Photo by Matthew Claybrook
Trinity is full of unique classes, but some are more unique than others. If you want to explore the social mechanics of the high seas or just learn a good Texas two-step, these classes are ones to keep on your radar.
Pirates, Merchants and Marines
Pirates, Merchants and Marines, which counts for classics or anthropology credit, is taught every other semester by Nicolle Hirschfeld in the Department of Classical Studies. The course focuses on the techniques of maritime archaeology, but also draws from diverse fields such as engineering and art history to examine how people in the ancient Mediterranean world communicated via maritime travel.
The word “pirates” draws in many students each semester.
“We definitely talk about pirates in the class, but it is one aspect of the many people who lived on the sea,” Hirschfeld said. “I’m really interested in how people from different cultures got along … The sea was both a highway of communication and a barrier to communication.”
Hirschfeld has taught this course since she was a graduate student. For Hirschfeld, an underwater archaeologist, studying sea travel brings up important questions about cultures.
“[Studying] and [teaching] about the ancient world and seafaring is fascinating because it’s a way of looking into what changes people’s minds and what makes people more rigid,” Hirschfeld said. “What is it that people from different cultures take away from those interactions, and what is it that reinforces for them who they are originally?”
According to Grant Peterson, a sophomore who took Fencing I last semester, fencing instructor Stephen Reyna began last fall’s semester of Fencing I with an unexpected question.
“He started off the class with asking everybody, ‘Who came down here because they wanted to become a pirate?’ And then people raised their hands. ‘Who came down here because they wanted to be a ninja?’ People raised their hands, things like that just made [the class] a lot of fun,” Peterson said.
Over the course of the Fencing class, which Reyna teaches every semester, students learn footwork and blade technique. Fencing against classmates is a major component, but there are also group competitions.
Peterson appreciated Reyna’s sense of humor.
“[Reyna] was joking when it was appropriate for joking, and he was serious when it was serious, and he made [the class] really enjoyable.”
This one-hour course, taught every semester by sustainability coordinator Sharon Curry and co-led by senior biology major Olivia Roybal, gives students a hands-on experience with planting, weeding and tending to Trinity’s community garden, which is located next to the Storch Memorial Building.
Students enrolled in the class grow food in the community garden based on the season.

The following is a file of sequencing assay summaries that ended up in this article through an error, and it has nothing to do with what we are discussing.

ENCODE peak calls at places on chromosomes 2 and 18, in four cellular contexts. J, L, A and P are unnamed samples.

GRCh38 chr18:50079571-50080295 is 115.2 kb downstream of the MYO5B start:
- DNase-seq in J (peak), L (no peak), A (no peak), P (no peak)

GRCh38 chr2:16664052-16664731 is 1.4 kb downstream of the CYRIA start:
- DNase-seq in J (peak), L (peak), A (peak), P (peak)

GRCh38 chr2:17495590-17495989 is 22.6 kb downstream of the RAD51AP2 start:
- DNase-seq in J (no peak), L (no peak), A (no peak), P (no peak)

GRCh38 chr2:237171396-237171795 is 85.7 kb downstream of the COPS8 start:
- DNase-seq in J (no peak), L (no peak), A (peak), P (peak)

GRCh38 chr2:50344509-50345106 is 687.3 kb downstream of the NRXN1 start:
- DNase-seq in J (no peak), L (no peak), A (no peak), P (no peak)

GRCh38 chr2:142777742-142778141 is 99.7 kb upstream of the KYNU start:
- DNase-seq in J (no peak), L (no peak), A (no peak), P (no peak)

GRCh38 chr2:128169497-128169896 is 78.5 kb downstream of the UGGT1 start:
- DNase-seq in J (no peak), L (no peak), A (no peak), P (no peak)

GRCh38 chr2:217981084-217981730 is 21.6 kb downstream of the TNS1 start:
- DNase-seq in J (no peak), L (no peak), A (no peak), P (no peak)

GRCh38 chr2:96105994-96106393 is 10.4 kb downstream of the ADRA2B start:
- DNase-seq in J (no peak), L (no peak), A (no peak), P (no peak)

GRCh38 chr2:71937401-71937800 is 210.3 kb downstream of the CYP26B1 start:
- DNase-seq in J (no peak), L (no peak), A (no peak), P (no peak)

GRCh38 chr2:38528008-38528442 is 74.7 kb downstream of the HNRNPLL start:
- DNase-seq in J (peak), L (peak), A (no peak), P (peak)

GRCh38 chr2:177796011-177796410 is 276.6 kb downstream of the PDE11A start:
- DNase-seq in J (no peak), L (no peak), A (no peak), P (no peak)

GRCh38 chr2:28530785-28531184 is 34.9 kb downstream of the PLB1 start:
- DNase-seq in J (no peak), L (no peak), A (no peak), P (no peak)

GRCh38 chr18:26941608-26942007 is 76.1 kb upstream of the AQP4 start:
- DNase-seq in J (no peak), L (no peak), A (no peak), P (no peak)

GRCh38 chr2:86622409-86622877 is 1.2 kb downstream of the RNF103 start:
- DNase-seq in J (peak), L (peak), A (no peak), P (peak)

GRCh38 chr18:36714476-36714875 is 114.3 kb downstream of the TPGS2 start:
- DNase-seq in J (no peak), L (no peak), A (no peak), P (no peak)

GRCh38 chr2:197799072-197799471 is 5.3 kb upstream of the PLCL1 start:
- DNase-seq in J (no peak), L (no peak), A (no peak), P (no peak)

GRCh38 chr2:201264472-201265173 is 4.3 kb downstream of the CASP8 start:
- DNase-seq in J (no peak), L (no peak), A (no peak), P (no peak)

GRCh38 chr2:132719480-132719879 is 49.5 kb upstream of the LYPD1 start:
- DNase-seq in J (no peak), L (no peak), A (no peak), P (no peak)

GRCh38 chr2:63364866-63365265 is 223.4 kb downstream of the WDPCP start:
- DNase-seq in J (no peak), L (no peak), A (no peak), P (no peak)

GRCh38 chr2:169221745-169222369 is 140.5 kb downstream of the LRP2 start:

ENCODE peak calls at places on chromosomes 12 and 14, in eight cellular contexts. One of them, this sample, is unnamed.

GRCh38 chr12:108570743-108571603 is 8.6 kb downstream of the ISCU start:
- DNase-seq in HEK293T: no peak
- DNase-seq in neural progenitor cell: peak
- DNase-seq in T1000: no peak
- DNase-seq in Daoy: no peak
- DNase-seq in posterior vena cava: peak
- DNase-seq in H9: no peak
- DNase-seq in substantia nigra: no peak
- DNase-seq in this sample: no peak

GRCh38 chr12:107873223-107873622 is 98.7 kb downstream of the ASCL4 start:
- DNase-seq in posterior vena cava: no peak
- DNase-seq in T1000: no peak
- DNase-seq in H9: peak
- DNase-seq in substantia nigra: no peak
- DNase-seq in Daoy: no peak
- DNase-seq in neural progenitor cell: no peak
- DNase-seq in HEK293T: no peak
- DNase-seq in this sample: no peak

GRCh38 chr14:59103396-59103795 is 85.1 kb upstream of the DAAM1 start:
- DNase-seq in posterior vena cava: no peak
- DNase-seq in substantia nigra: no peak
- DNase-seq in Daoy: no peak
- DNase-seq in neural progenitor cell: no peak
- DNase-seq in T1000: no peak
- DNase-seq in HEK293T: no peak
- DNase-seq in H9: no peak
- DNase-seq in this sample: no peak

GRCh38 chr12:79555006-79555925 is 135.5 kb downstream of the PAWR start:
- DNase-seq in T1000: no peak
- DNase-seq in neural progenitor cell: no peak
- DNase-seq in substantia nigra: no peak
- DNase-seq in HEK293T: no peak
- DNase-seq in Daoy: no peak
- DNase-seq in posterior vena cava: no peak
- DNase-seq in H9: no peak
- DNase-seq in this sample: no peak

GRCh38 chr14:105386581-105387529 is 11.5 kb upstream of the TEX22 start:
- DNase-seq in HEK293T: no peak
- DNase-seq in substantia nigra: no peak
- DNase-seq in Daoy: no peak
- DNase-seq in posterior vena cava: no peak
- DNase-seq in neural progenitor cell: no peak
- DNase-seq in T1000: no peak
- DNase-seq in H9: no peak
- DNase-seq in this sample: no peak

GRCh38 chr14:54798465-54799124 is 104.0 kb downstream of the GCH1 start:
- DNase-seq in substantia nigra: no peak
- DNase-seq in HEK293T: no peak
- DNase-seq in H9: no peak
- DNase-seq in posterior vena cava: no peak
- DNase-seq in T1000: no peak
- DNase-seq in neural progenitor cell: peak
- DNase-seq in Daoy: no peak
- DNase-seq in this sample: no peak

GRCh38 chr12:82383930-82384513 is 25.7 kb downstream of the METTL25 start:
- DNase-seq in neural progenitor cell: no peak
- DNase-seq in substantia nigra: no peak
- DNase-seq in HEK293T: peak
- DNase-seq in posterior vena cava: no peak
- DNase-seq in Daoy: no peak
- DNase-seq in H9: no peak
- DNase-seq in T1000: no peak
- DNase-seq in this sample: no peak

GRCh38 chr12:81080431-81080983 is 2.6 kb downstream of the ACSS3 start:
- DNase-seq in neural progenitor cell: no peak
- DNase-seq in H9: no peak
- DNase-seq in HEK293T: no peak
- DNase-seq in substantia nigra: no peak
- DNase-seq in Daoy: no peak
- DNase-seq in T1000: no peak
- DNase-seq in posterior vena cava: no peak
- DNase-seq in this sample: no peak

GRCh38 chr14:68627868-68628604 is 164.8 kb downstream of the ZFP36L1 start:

“Today we harvested radishes and carrots,” Roybal said.
Roybal recommends the class as a way to become more connected with the natural world and with local food sources.
“Even though the garden doesn’t produce that much food, it can help you get in touch with what it means to grow food, and how special produce is,” Roybal said.
The Folk Ecology of Feng Shui
According to Stephen Field, professor of Chinese in the department of modern languages and literatures, this may be the first time that feng shui has been taught as a college course in the US.
“Feng shui is kind of like astrology, it’s a pseudoscience, so just like you would not see a course on astrology …you’re probably not going to see one on feng shui unless you can link it to a philosophical worldview,” Field said.
Field introduced some feng shui concepts that students will learn about.
“The Chinese believe that the human body is a microcosm of the world, so the blood veins and arteries of the human body are equivalent to the rivers and streams of the world,” Field said. “Feng shui is an attempt to locate that flow in the earth. … If you’re able to find the flow of chi, then you can build your home there and you will benefit from that flow.”
Field teaches feng shui as it relates to ecology, the study of the how organisms interact and relate to their environment.
“Since people are paying so much more attention to ecology now, people have realized that the Chinese had kind of a ‘folk ecology’ worldview based on this practice of feng shui for centuries, if not millennia,” Field said.
Students will put feng shui concepts into practice for their projects, analyzing the feng shui of their parents’ homes, as well as their dorm rooms.
Country/Western Dance I and II, taught every semester by dance instructor Jeremy Zipagan, teaches students country dances such as the cotton eye joe, the schottische and the 10-step polka. In addition, students learn dance technique such as rhythmical analysis and techniques of leading and following.
Junior Delia Rogers took Country/Western Dance I last fall. Rogers enjoyed the class and uses her dancing skills by going to Cowboys Dance Hall with her friends.
“Line dance week was absolutely my favorite week,” Rogers said. “[Zipagan] was teaching us to put our own flair on it and showing us opportunities to do that, but making sure that we were in a place where the line dance was being played, we could do it.”
While the add/drop period has already passed, most of these courses will be offered in future semesters.
| Class of 2021 | Majors: English and Anthropology |